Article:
News From Terre Haute, Indiana

July 14, 2013

EDITORIAL: Student housing project holds benefits for city and university

Despite recent setback, partners should push on

The Tribune-Star

---- — Indiana State University and its partners in a proposed student residence center on Wabash Avenue were hoping for a big week last week in the development of their ground-breaking project.

They hoped Wednesday would bring approval from the State Budget Committee, then on Thursday they would begin to hear support from the Terre Haute City Council on a request from the city’s Department of Redevelopment to issue bonds worth up to $1.25 million to help pay the estimated $17 million for the project.

Unfortunately, things didn’t go as planned, primarily with the state at a meeting in Indianapolis. The State Budget Committee decided to postpone action on the ISU proposal for a month while it sought answers to questions concerning the project. In the wake of the state’s delay, the question was raised as to whether the City Council should delay until next month its vote on the bond issue, which otherwise could come as early as this week.

Last week’s turn of events is no doubt frustrating. All involved had hoped to move ahead quickly on the project, which would provide housing for 228 students in the heart of downtown. But we hope ISU and its partners will not be knocked off course.

ISU’s proposal is clearly innovative in nature, so a certain amount of confusion or discomfort at the state level is understandable, although the Commission on Higher Education had previously reviewed and approved the project.

ISU is partnering with local developer Thompson Thrift, which under terms of the proposal would be paid $1.05 million per year by ISU to lease the top three floors of the four-story structure as residential housing. The developer would then lease ground floor space for retail use.

Unusual, yes. But the concept allows ISU to expand its student housing options while not having to delve into the retail-development business itself.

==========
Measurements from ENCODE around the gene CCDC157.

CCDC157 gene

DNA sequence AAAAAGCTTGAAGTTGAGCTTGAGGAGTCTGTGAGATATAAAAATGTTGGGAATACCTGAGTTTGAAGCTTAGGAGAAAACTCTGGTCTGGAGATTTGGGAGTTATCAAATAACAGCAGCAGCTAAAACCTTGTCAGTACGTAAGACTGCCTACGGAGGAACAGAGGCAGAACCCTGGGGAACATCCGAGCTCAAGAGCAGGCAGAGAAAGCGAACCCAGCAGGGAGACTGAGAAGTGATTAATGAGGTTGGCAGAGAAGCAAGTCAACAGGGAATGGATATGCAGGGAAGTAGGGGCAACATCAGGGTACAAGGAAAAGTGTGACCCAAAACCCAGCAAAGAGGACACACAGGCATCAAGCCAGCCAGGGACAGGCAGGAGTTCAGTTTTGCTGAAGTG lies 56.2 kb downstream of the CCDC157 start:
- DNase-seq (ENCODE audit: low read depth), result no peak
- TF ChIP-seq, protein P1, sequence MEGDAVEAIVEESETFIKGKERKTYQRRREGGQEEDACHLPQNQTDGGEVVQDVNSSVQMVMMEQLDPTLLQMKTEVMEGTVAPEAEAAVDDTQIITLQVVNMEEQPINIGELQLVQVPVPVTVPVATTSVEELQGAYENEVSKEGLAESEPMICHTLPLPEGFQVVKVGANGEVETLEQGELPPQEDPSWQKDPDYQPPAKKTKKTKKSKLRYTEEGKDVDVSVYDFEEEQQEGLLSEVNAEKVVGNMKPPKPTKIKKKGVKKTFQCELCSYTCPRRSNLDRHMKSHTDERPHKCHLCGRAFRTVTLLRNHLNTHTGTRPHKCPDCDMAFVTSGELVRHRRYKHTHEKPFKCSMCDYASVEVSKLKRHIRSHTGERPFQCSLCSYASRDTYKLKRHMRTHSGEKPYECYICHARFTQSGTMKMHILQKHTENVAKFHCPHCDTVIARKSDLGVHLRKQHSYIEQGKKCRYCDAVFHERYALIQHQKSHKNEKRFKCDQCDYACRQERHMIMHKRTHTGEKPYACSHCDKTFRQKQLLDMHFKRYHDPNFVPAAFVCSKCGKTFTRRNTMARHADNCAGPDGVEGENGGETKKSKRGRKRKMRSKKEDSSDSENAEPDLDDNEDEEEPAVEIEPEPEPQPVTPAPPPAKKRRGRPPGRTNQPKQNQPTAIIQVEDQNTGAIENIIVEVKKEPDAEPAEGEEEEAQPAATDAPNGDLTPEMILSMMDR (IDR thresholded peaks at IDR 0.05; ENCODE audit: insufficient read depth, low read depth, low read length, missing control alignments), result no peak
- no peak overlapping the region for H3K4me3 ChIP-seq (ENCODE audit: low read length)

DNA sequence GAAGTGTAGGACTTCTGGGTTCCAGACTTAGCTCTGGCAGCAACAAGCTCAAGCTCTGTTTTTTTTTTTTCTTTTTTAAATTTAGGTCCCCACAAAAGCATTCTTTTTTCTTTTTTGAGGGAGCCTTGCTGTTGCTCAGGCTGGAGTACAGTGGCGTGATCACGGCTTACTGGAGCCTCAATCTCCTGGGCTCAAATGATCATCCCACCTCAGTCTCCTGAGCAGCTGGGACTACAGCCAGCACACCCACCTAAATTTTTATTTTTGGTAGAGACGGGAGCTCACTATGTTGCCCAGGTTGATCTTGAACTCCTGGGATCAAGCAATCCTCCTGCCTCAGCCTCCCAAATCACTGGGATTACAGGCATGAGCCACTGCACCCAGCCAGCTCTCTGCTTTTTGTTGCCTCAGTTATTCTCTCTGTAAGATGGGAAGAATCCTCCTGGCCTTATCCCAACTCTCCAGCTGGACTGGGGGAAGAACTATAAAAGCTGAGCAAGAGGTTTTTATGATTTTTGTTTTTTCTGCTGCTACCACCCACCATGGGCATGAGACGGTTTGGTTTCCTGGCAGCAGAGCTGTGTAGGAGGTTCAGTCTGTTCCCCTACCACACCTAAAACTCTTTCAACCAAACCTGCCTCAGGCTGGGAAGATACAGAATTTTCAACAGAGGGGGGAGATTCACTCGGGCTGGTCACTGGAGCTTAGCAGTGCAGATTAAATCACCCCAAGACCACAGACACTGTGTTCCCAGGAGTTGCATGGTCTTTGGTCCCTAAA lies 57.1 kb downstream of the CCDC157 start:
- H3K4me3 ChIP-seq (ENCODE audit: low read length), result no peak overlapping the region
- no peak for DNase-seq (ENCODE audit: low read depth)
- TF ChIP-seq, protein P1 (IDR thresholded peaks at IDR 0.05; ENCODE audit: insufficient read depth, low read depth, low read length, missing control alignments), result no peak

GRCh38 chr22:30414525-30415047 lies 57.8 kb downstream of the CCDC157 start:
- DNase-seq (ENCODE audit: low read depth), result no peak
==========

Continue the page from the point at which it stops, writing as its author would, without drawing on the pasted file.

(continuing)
The city’s role in the partnership is to approve the bond issue, which developers say is essential to make the project financially viable to investors.

Despite what we believe will be only a short delay, we encourage everyone to remember just what this project means for continuing the momentum of downtown Terre Haute’s rebirth. ISU’s presence and deeper campus expansion into the downtown area give added vibrancy and stability to the area and should spark further development from the private sector.

The project is based on sound principles, has been thoroughly studied and is part of ISU’s master plan. And those are among the reasons so many key people are confident the proposal to the state will be approved.

In fact, state Sen. Tim Skinner, a Terre Haute Democrat who is a nonvoting member of the budget committee, told the City Council last week that he is working hard to answer questions from other committee members and is determined to convince them to approve the proposal next month.

Despite the state’s delay, we encourage the City Council to stick with the plan and approve the bond issue proposal at its Thursday meeting. It would be helpful for state officials to see such support from an important local government entity.

Likewise, we urge the State Budget Committee to study the proposal intently, get its questions answered completely and vote to approve it. It’s a good project that will have long-term, positive benefits to both ISU and Terre Haute. It is worthy of the committee’s support.